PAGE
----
A Question of Health

Click to follow
The Independent Culture
WHENEVER I cough or sneeze, I wet myself. This has been diagnosed as "stress incontinence", but I can't understand what this has to do with stress.

Stress incontinence has nothing to do with psychological stress. It is a term for the inability to prevent urine from leaking out of the bladder.

Urine leaks out when you cough or sneeze because the valve that closes off the bladder is faulty. Coughing, sneezing - even laughing - cause an increase in pressure on the bladder; when the outlet valve is weak, urine dribbles out.

Women often develop this symptom after childbirth. You can strengthen the valve by exercising the muscles in the pelvic floor that allow you to cut off the flow of urine in midstream. If this does not work, an operation may be necessary.

A WOMAN in my office has extremely bulgy eyes. Is this caused by a medical problem?"

She is probably suffering from an overactive thyroid gland. This gland is situated in the front of the neck, just below the larynx. When it produces too much of its hormone, thyroxine, it causes weight loss, sweating, tremor and bulging eyes.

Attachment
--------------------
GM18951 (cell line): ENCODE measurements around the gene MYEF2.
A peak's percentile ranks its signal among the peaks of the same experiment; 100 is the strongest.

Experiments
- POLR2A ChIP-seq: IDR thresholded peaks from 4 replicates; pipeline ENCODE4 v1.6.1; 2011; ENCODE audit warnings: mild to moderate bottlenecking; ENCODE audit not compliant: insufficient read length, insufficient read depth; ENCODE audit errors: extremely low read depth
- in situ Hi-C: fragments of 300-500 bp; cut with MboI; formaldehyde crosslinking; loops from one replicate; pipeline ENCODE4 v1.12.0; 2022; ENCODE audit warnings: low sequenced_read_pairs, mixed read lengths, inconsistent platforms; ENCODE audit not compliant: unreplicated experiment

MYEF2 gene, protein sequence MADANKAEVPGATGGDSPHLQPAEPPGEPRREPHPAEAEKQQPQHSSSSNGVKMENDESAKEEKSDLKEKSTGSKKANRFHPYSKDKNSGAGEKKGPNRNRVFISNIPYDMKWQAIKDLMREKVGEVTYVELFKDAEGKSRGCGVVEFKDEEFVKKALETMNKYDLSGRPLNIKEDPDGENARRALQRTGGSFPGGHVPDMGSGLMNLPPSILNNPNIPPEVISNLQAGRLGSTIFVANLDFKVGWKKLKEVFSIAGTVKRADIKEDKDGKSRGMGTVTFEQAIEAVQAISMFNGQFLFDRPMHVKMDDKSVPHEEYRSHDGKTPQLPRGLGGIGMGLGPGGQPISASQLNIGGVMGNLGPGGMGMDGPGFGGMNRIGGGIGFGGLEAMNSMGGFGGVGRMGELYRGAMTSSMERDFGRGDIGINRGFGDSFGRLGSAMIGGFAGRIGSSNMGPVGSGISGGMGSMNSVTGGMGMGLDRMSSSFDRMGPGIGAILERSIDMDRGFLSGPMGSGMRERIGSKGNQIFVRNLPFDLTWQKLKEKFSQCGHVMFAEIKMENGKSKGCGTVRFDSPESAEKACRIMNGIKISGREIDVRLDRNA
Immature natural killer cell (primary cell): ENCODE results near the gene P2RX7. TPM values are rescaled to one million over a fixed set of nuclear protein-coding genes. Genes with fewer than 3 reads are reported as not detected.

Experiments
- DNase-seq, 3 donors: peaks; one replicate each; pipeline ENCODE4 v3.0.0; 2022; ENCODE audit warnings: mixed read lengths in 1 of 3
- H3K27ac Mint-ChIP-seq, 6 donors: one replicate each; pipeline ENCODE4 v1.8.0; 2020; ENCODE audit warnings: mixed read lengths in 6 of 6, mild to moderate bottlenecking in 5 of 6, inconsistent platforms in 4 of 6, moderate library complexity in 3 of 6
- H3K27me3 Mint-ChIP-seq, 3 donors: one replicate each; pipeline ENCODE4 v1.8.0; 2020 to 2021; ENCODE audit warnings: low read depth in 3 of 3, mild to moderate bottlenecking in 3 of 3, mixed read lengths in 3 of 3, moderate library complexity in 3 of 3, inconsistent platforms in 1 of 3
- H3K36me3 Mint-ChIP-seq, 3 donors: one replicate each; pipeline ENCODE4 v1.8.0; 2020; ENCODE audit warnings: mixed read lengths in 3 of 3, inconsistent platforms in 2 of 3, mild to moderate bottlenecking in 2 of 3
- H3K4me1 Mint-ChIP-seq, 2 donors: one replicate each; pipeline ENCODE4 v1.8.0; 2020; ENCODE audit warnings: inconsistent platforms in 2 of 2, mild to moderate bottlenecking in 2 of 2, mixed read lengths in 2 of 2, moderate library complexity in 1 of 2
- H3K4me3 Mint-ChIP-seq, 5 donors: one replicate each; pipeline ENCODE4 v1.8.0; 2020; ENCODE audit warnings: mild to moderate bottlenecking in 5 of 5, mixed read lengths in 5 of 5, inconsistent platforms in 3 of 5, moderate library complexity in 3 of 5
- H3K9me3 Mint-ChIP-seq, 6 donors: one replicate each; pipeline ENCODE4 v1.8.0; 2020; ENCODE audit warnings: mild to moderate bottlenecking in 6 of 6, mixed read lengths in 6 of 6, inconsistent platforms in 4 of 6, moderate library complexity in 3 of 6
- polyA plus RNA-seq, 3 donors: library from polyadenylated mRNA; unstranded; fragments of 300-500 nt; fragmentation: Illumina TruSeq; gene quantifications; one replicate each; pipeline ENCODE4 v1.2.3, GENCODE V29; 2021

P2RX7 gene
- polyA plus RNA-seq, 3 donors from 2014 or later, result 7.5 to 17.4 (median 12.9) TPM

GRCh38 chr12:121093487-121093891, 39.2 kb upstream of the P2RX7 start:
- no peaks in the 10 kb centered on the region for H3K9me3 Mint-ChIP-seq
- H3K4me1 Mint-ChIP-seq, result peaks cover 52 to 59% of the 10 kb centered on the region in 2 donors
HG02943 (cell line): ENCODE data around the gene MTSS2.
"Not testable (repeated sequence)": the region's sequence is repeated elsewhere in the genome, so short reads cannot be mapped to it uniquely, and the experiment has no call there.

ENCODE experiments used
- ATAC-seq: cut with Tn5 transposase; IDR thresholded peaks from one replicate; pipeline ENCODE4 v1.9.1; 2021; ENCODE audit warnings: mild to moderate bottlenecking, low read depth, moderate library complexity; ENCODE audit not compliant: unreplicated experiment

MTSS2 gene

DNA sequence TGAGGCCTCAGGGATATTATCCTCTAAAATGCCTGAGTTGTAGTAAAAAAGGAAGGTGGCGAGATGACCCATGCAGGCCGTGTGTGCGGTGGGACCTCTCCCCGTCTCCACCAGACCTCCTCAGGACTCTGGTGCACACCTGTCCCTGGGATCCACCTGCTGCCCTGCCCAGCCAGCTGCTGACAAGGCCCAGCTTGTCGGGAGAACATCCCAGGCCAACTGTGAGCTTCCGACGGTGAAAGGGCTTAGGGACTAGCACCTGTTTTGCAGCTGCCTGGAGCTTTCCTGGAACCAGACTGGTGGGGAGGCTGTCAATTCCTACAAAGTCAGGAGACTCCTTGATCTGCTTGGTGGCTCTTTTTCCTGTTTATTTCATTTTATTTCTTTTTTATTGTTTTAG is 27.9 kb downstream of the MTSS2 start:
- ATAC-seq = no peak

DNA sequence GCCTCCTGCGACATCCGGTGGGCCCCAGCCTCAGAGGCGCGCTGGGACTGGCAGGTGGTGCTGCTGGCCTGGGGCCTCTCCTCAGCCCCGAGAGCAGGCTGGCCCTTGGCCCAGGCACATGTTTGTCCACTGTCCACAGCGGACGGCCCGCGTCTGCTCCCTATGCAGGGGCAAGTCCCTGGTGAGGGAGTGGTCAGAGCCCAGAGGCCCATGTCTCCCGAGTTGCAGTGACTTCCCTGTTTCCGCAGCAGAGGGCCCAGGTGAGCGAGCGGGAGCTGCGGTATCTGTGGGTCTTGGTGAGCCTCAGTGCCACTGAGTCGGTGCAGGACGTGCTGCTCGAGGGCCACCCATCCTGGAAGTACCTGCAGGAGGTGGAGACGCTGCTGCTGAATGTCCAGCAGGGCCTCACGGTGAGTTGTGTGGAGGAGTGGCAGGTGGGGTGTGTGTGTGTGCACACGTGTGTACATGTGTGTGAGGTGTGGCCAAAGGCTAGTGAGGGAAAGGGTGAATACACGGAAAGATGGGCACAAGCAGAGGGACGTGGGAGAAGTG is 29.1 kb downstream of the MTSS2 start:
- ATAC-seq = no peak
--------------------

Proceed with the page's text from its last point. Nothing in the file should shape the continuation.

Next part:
An overactive thyroid is much more common in women than in men. Beta- blockers such as propranolol help some symptoms, and other drugs are used to control the overproduction of thyroxine, but the bulginess of the eyes can persist long after the level of thyroid hormone is back to normal. In severe cases, vision can be put at risk.

I HAVE heard of a nasal spray that can be used to treat bed-wetting. Can you explain how it works?

By the age of five, about 80 per cent of children are completely dry at night - but two in 10 still wet the bed. Most of them will become dry at night within the next two years. But this common problem is embarrassing and disruptive.

One new treatment is a nasal spray that reduces the amount of urine that the body produces overnight. This can have a dramatic effect on bed-wetting. It is called desmopressin, and it comes as tablets or a nasal spray. It is available only on prescription, and its use has to be carefully monitored.

CAN DRINKING cranberry juice prevent cystitis?

This popular remedy has been shown to reduce the incidence of cystitis and other urinary infections.

Some researchers believe it fights infection by making the urine more acidic; or that it makes it more difficult for bacteria to stick to the wall of the bladder.

Write to: A Question of Health, `The Independent',

1 Canada Square, Canary Wharf, London E14 5DL; fax 0171-293 2182; or e-mail to health@independent.co.uk

Dr Kavalier regrets he cannot respond personally

Comments